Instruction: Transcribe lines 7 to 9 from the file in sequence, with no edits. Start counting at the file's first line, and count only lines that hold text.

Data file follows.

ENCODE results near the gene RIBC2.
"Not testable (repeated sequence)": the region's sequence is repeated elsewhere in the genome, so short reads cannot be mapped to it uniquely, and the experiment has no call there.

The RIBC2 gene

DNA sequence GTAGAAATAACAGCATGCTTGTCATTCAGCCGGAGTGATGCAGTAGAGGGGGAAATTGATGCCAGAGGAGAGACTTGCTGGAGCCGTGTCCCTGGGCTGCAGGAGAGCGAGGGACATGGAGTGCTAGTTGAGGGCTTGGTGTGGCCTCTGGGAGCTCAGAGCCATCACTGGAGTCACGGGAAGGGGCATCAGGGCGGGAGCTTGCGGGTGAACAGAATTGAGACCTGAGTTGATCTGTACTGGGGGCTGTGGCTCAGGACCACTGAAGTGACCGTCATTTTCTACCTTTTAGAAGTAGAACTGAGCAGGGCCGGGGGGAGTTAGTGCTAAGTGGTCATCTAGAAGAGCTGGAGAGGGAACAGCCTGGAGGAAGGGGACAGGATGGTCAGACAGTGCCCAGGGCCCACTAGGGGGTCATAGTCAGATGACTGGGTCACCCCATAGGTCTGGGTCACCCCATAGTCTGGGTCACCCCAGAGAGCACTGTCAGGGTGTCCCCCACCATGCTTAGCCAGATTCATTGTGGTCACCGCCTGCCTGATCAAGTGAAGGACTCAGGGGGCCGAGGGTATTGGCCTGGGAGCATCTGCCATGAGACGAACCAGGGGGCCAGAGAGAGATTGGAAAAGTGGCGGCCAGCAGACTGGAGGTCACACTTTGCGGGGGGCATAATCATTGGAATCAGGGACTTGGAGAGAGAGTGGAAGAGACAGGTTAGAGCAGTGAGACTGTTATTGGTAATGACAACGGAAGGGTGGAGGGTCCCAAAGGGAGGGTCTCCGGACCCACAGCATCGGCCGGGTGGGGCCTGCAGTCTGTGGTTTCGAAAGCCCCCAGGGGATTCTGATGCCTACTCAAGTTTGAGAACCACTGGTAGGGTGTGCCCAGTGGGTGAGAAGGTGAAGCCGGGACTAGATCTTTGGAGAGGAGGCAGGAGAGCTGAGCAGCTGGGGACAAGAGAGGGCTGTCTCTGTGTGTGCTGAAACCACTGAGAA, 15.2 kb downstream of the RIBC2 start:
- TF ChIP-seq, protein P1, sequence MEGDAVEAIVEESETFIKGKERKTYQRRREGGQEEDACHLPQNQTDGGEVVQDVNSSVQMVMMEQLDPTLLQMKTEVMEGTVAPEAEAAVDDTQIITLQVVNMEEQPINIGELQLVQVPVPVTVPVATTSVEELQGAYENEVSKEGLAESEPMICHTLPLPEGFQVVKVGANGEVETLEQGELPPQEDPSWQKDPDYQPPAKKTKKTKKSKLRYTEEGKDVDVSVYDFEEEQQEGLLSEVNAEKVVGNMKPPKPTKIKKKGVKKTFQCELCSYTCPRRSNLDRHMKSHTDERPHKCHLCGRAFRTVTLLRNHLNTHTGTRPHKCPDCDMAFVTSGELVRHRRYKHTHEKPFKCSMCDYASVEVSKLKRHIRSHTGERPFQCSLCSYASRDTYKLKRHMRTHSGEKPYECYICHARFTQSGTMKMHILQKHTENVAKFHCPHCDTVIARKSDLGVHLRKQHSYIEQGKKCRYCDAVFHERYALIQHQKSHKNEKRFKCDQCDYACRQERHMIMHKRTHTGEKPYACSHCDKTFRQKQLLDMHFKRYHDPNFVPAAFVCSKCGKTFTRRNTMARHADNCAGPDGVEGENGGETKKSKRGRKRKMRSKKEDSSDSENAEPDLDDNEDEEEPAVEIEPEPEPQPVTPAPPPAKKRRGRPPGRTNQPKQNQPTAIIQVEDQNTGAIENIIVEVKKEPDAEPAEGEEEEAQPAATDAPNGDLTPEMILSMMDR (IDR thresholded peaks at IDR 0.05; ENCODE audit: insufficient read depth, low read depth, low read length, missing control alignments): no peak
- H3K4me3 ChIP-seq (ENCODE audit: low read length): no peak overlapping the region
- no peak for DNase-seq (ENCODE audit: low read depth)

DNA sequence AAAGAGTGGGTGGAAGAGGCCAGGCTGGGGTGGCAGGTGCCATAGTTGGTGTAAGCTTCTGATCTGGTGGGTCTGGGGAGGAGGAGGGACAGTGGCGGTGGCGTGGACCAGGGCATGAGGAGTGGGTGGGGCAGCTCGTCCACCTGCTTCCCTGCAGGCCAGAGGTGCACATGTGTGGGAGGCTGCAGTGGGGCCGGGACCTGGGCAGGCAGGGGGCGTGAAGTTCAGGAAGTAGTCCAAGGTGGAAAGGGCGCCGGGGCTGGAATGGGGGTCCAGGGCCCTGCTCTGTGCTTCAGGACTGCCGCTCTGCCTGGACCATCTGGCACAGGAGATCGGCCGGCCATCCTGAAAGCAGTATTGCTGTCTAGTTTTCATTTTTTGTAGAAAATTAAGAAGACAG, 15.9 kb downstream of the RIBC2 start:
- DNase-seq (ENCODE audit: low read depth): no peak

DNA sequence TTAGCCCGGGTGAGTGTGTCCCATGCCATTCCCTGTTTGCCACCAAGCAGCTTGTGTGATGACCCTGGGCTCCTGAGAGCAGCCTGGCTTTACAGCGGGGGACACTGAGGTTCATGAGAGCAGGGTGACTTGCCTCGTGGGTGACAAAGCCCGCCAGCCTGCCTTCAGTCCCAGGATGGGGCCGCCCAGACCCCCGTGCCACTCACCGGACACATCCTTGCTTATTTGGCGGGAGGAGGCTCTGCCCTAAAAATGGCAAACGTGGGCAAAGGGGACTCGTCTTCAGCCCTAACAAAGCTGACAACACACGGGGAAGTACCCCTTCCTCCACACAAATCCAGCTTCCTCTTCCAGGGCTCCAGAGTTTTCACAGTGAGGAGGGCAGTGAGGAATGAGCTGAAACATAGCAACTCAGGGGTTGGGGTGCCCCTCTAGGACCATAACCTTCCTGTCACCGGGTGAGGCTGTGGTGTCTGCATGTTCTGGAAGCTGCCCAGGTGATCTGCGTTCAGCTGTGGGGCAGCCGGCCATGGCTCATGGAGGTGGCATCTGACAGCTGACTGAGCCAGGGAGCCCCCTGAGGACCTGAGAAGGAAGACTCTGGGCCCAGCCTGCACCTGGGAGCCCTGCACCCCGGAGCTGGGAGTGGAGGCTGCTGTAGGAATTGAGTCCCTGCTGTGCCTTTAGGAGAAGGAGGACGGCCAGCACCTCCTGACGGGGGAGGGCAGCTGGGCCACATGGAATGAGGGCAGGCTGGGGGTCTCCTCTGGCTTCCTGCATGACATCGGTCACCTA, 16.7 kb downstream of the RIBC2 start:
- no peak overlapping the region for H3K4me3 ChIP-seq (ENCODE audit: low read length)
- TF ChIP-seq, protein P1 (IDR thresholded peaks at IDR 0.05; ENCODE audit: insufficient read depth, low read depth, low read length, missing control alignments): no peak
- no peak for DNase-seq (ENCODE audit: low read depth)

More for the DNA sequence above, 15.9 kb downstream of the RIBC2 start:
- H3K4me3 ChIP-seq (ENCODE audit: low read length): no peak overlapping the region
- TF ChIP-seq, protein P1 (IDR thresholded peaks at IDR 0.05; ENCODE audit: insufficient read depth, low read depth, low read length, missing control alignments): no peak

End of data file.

- no peak for DNase-seq (ENCODE audit: low read depth)

DNA sequence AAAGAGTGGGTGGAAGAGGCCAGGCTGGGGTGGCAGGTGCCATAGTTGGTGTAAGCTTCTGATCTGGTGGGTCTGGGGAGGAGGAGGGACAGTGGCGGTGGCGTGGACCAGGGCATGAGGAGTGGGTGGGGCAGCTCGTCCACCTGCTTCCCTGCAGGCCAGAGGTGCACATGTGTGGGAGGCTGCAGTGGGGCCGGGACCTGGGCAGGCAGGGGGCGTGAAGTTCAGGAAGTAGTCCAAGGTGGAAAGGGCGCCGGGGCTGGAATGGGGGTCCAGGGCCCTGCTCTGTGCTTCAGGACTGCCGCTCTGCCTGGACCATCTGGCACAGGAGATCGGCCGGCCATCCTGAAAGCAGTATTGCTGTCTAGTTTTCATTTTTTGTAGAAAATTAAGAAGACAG, 15.9 kb downstream of the RIBC2 start:
- DNase-seq (ENCODE audit: low read depth): no peak